REGGIE HAYES: Rod Woodson’s 2009 Pro Football Hall of Fame speech still resonates

Fort Wayne native and former NFL player Rod Woodson pauses as he gives his acceptance speech in 2009 at the Pro Football Hall of Fame in Canton, Ohio. (News-Sentinel.com file photo)

In 2009, I had the privilege to travel to Canton, Ohio, and cover Fort Wayne’s Rod Woodson as he was inducted into the Pro Football Hall of Fame. I thought about his speech this past weekend as the new inductees took their turns addressing the fans. Woodson’s speech nine years ago resonates even more today in light of the contentious climate in much of the country.

Here’s the column on Woodson’s induction, published on Aug. 9, 2009. Not many columns are relevant nearly a decade later. Woodson’s words make this one an exception:

CANTON, Ohio – Rod Woodson’s acceptance speech at the Pro Football Hall of Fame enshrinement ceremony captured his football persona well.

He was bold. He hit hard. He took no shortcuts.

And he came out a winner.

In a long, poignant speech at Fawcett Stadium, Woodson declared his Christian faith, thanked dozens of people and urged everyone to choose a better, more accepting, way of life.

Woodson, 44, choked up a couple of times but never broke stride. He vowed to thank everyone who had helped him in his life, and he must have come close to meeting that goal.

He started by thanking Jesus Christ, then his parents. Woodson acknowledged Fort Wayne, his coaches and teammates throughout his football career, his employers and co-workers on the NFL Network and, lastly, with emphasis – his wife, children and spiritual mentors.

One of Woodson’s most striking moments came when he talked of his childhood in Fort Wayne.

“I grew up in a small town in the 1960s and 70s in a biracial relationship and it taught me a lot,” Woodson said. “It taught me early in life that people will judge you by your skin color and not the content of your character.

“Society wants you to choose. Are you black or white, are you Democrat or Republican? Remember, God made us all of one blood and one spirit.”

Woodson paused, gathering his composure.

“You people who have mixed marriages, tell your kids they do not have to choose which side they’re on. We always want to choose, but we don’t have to choose. God made you what you are. Remember that.”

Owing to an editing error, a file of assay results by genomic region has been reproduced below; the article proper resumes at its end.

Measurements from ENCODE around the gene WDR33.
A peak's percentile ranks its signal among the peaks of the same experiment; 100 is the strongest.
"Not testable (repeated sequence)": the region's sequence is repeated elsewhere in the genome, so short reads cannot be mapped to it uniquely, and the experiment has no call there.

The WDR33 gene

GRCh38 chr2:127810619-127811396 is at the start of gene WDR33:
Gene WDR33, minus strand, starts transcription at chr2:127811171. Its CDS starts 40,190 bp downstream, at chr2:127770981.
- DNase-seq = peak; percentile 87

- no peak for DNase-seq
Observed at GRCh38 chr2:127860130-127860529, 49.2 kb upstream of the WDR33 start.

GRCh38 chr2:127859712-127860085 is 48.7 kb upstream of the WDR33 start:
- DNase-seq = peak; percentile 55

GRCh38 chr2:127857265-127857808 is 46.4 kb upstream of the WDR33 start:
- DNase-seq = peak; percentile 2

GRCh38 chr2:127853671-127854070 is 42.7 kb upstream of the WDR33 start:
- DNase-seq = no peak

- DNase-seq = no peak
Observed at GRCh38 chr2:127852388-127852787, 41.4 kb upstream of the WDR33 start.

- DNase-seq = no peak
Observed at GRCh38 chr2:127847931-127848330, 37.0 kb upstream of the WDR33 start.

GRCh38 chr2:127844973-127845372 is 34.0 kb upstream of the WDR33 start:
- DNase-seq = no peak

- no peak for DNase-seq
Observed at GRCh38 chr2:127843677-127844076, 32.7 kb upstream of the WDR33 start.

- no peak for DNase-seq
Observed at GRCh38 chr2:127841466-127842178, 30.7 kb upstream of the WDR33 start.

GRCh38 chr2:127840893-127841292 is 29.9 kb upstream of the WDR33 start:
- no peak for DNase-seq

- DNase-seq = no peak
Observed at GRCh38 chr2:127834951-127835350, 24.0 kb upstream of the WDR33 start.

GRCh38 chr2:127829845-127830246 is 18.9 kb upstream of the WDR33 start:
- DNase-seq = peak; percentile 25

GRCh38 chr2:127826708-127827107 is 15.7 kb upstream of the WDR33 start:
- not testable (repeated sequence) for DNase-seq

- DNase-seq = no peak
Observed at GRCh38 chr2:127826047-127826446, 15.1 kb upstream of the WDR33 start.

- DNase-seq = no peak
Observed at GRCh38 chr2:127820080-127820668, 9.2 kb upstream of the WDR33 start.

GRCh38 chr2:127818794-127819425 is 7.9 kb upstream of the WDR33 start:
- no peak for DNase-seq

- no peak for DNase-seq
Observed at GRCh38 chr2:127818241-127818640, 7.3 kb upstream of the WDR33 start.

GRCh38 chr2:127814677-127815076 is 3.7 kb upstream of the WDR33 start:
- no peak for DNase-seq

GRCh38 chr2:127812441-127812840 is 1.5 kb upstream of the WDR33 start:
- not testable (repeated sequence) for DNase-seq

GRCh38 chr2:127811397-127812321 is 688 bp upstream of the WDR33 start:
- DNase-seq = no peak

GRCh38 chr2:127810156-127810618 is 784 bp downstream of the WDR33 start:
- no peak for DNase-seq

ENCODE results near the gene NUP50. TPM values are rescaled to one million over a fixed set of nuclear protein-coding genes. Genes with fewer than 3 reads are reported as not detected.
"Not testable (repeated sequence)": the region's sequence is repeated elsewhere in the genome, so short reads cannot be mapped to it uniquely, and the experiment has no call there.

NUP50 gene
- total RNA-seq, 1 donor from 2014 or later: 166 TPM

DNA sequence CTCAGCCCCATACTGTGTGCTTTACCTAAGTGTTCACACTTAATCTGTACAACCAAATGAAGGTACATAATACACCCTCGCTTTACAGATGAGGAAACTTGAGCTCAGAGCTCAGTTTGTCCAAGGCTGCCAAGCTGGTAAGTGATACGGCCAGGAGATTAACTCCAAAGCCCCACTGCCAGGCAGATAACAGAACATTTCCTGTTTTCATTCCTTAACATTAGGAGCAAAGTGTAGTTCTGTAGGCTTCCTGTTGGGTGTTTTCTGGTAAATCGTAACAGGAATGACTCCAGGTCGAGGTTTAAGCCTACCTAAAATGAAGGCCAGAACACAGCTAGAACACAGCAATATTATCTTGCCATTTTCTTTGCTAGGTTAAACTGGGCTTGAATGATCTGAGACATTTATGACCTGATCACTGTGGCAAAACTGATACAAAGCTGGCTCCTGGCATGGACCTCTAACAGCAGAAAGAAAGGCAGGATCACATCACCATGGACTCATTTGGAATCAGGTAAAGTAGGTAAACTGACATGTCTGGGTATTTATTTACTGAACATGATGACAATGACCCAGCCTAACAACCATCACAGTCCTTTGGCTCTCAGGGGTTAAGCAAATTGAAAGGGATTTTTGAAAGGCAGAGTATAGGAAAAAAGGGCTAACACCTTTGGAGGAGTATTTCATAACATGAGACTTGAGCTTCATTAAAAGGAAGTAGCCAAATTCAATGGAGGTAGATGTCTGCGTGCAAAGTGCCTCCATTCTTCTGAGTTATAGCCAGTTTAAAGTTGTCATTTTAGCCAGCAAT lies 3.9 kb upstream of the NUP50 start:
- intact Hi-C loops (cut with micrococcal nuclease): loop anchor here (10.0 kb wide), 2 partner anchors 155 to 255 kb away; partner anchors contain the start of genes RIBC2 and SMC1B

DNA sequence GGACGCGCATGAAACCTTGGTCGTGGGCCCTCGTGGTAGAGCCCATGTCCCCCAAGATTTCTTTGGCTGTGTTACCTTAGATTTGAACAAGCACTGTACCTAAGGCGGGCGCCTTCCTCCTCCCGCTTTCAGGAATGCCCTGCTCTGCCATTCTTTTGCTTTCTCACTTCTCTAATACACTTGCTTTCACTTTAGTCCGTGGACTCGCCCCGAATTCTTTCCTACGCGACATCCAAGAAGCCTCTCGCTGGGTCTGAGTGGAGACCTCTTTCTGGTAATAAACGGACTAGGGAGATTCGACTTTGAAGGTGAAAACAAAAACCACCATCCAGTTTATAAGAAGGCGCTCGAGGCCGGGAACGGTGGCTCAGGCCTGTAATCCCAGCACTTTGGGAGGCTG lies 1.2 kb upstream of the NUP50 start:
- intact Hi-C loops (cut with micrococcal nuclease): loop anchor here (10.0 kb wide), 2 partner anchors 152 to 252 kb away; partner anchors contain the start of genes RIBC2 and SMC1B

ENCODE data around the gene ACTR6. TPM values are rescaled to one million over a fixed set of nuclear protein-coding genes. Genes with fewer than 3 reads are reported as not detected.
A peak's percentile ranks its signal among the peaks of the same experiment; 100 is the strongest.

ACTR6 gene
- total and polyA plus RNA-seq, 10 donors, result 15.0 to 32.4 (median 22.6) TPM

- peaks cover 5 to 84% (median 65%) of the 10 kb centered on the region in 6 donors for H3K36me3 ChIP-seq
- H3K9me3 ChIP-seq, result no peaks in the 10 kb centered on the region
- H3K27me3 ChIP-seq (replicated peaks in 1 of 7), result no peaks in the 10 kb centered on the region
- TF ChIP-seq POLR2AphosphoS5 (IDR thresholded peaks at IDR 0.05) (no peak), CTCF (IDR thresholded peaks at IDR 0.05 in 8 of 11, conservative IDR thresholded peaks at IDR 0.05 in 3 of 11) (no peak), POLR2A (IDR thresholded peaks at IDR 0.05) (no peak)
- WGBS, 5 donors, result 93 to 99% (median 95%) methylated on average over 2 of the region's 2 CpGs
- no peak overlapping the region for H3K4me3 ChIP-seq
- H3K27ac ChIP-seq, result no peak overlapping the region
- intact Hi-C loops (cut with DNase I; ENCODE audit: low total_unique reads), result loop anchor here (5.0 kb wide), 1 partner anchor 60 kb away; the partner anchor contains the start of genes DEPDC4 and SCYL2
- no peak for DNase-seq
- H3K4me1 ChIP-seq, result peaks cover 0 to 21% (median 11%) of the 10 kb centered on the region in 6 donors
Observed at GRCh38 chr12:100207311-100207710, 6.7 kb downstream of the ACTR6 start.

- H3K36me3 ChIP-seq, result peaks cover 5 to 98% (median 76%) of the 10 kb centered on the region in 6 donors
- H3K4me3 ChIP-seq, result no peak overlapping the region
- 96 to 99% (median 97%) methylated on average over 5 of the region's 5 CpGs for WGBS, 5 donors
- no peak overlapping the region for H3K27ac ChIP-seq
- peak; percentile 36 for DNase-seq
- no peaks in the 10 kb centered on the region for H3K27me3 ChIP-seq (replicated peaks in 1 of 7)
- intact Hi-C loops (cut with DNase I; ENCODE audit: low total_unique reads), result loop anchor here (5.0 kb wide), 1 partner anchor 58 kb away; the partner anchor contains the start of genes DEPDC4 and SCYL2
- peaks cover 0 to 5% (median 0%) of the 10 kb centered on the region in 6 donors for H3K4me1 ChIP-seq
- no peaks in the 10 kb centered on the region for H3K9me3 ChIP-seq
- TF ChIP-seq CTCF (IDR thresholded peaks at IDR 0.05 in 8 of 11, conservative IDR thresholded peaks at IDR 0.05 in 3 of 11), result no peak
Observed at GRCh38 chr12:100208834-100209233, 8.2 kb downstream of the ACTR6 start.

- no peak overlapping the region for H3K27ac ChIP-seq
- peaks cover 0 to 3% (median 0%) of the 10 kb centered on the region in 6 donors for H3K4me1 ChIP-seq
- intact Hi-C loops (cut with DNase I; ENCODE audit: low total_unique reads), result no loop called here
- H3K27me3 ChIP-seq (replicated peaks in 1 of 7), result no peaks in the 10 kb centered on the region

Woodson thanked his late father, James, for his direction. He said his father taught him to work hard, stay humble and not take himself too seriously.

“Dad, I never told you how much I learned from you as a father and how proud I am to call you my dad,” Woodson said.

He then thanked his mother, Linda, who was caught on camera with tears running down her face as he talked about how she worried about everything and taught him compassion and love. He told her he loved her. He thanked his two older brothers and told them he loved them, too.

Woodson said he felt it was an advantage to have grown up in a city the size of Fort Wayne

“I love Fort Wayne, it was a great place to grow up,” Woodson said. “It kept me rooted in reality and taught me what was truly real for me and important for me as a man. I really want to thank Fort Wayne for accepting me and embracing me throughout my career, and for accepting my family in Fort Wayne for who we were as people.”

Woodson then went through his football family tree, from his first coach in the Police Athletic League, Dave Rody, through his last NFL owner, Al Davis.

He drew the most response when he reminisced about his 10 years playing for the Pittsburgh Steelers.

“Steeler Nation, thank you for accepting me and cheering me on,” he said, as Steelers fans waved their Terrible Towels. “And, for after I left, for booing me. I’m serious. If you were cheering me when I put on a Raiders or Ravens uniform, then I would have lost a little respect for Steeler Nation. I’m glad you booed me, because you should.”

Woodson earned some boos from the Canton crowd when he praised Baltimore owner Art Modell, who moved the Browns out of Cleveland. Woodson said Modell belongs in the Hall of Fame, and made a plea for Steelers defensive coordinator Dick LeBeau’s induction, too. Woodson also said he expects Tony Dungy, his one-time defensive coordinator at Pittsburgh, will be in the Hall.

“I believe it was fitting that I ended up as a Raider,” Woodson said. “I started my career as a (PAL team) Raider and finished my career as an Oakland Raider. Al Davis, I thank you for two years of letting me live my childhood dream and I want to thank you for treating me and my family extremely, extremely well.

“You Steeler fans, you booed me when I went to the Raiders, too – real bad – but I love you anyway.”

Woodson thanked his five children, as they wore various jerseys from his days with the Steelers, 49ers, Ravens and Raiders. He especially thanked his wife, Nickie, for sticking with him through his “good, bad and ugly.”

Tracy Foster, Woodson’s longtime friend who presented him for enshrinement, talked about Woodson’s character and how humble and unassuming he is, and how he has always been a “reluctant celebrity.”

Woodson may be a reluctant celebrity. But he embraced his opportunity to speak from the heart in Canton.

As he finished off his speech, he challenged the audience.

“Choose to love rather than hate,” Woodson said. “Choose to create rather than destroy. Choose to persevere rather than quit. Choose to praise rather than gossip. Choose to heal rather than wound. Choose to pray rather than curse. Choose to live rather than die. Choose Jesus Christ over the world. God bless you.”

This column is the commentary of the writer and does not necessarily reflect the views or opinions of The News-Sentinel. Email Reggie Hayes at rhayes@news-sentinel.com.

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